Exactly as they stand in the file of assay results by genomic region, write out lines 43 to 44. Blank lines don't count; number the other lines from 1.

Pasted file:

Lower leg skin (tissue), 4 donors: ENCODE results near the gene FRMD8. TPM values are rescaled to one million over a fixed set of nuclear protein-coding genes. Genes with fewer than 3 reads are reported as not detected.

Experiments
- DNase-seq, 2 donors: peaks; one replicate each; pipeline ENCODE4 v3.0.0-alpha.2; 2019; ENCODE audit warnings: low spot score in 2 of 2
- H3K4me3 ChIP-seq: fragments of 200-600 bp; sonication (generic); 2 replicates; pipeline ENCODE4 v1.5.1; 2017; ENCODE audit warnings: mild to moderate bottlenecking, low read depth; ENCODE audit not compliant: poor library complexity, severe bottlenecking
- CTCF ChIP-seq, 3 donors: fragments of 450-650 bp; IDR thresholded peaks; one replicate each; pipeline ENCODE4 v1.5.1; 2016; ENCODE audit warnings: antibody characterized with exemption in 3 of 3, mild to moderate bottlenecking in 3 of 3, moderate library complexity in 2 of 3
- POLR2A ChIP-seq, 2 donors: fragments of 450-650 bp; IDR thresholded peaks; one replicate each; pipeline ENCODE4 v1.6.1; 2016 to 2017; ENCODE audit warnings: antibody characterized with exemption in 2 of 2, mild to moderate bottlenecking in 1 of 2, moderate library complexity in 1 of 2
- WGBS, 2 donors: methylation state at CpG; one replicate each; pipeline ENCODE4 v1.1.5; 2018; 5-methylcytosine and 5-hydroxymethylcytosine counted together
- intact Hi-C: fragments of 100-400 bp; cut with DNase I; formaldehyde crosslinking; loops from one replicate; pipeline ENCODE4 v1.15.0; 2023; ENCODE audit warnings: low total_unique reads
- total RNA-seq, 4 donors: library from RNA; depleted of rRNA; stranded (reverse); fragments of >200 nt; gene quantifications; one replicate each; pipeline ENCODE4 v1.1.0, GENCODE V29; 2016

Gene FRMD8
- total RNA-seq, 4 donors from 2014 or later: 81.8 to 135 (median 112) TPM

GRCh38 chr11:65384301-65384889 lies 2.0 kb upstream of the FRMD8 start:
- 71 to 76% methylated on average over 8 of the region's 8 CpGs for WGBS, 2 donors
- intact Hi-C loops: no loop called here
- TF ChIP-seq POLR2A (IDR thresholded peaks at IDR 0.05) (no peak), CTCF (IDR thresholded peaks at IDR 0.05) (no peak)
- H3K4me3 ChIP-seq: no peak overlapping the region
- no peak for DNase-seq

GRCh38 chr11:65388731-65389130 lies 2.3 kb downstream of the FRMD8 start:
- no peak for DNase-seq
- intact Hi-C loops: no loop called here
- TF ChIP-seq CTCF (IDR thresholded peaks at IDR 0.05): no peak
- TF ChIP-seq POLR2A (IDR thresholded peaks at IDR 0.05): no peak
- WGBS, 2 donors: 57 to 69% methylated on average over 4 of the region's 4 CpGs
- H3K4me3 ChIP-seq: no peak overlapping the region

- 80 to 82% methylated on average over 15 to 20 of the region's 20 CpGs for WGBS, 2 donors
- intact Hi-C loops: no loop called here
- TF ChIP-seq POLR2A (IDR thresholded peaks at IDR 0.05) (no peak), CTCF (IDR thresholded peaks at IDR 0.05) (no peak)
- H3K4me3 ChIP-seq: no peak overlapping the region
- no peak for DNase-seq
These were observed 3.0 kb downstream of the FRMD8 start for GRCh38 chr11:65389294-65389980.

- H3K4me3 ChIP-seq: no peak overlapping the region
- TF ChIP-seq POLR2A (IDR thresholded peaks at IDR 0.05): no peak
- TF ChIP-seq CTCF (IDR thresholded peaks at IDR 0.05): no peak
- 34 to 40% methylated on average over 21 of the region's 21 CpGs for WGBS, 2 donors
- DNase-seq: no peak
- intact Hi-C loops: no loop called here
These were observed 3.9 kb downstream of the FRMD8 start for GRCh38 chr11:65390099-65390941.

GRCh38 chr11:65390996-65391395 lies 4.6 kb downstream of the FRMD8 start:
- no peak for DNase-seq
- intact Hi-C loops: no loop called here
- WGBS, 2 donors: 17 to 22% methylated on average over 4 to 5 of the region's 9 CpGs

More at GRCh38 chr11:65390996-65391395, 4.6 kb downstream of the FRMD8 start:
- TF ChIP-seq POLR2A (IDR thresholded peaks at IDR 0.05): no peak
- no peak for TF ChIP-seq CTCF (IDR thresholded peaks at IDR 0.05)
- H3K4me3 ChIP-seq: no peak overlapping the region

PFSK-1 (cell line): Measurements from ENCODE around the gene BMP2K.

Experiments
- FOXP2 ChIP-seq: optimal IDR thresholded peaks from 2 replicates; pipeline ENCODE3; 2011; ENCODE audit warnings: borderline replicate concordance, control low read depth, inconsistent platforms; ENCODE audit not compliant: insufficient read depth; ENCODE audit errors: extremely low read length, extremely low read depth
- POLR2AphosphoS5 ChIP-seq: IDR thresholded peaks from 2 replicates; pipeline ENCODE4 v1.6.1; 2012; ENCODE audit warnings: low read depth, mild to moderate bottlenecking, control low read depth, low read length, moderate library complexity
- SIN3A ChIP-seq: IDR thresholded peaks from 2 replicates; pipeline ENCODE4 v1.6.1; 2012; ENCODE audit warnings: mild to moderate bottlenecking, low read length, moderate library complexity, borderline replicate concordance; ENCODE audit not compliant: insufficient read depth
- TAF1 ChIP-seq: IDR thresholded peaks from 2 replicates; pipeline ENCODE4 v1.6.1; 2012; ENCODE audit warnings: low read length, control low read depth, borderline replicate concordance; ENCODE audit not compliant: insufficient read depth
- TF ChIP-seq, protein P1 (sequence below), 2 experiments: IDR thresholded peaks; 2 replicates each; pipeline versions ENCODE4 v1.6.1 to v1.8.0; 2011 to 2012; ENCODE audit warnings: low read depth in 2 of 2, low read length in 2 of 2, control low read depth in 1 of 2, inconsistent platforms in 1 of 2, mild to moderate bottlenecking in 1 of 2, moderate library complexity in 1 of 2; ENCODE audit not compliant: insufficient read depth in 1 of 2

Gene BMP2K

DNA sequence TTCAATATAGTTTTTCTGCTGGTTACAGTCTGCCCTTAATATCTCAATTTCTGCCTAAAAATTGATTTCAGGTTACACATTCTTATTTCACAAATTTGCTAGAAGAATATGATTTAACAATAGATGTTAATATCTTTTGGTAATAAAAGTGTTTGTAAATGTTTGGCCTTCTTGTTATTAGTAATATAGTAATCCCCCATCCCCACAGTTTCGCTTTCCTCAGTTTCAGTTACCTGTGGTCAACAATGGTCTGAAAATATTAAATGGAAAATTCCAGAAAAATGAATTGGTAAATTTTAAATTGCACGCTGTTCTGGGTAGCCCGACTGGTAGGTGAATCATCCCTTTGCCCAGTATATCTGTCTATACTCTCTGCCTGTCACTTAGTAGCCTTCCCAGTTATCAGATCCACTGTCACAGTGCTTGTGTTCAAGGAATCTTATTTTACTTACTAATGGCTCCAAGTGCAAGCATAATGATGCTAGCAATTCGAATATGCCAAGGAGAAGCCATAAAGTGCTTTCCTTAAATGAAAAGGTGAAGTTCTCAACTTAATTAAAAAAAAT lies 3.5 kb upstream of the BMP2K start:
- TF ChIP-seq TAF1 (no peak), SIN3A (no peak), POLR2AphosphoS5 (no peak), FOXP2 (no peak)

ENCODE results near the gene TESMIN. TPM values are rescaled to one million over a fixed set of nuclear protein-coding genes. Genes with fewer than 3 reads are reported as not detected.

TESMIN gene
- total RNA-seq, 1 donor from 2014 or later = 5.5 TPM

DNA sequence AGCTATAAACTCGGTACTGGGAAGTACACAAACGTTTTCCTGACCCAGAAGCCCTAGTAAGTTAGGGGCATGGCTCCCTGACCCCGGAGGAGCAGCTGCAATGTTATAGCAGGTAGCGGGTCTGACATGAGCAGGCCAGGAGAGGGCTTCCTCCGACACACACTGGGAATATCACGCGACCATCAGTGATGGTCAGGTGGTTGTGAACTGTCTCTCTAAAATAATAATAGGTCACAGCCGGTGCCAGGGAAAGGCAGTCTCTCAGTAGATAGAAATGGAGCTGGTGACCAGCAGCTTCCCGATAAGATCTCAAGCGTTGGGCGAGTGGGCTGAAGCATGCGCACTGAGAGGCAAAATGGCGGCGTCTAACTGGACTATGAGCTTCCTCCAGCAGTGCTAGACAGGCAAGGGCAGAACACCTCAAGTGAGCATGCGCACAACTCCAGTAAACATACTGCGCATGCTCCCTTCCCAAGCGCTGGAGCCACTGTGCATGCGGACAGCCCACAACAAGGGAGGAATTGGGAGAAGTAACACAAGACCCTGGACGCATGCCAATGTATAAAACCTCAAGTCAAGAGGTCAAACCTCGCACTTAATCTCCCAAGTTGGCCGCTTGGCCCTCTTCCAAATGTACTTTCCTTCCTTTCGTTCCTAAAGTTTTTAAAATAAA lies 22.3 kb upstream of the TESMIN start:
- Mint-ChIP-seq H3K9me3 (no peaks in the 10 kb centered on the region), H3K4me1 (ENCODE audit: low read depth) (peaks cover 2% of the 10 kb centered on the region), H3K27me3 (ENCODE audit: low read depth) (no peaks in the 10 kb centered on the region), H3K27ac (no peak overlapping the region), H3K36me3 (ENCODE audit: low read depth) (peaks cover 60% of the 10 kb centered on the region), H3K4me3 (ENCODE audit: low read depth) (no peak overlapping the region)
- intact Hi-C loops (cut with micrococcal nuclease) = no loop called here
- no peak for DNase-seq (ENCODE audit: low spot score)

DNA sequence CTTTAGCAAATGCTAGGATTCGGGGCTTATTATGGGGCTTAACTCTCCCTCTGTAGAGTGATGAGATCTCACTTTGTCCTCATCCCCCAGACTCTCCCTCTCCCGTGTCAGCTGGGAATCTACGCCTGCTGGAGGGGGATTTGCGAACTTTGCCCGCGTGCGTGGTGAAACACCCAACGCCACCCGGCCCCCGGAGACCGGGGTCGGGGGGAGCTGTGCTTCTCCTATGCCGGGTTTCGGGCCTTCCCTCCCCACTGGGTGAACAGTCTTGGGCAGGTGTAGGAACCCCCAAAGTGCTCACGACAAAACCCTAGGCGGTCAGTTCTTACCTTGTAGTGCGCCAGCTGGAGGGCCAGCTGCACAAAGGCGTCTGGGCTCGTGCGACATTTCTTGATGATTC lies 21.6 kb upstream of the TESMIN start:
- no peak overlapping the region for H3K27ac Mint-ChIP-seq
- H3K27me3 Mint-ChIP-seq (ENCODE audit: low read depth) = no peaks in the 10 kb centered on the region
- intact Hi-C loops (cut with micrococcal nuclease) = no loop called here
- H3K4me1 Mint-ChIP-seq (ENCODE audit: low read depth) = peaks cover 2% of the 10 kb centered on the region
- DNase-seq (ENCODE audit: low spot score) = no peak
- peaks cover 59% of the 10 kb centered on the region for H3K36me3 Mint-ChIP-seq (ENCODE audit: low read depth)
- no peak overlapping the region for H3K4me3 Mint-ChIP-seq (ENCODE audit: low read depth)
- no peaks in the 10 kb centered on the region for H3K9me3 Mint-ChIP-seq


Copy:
- TF ChIP-seq POLR2A (IDR thresholded peaks at IDR 0.05): no peak
- no peak for TF ChIP-seq CTCF (IDR thresholded peaks at IDR 0.05)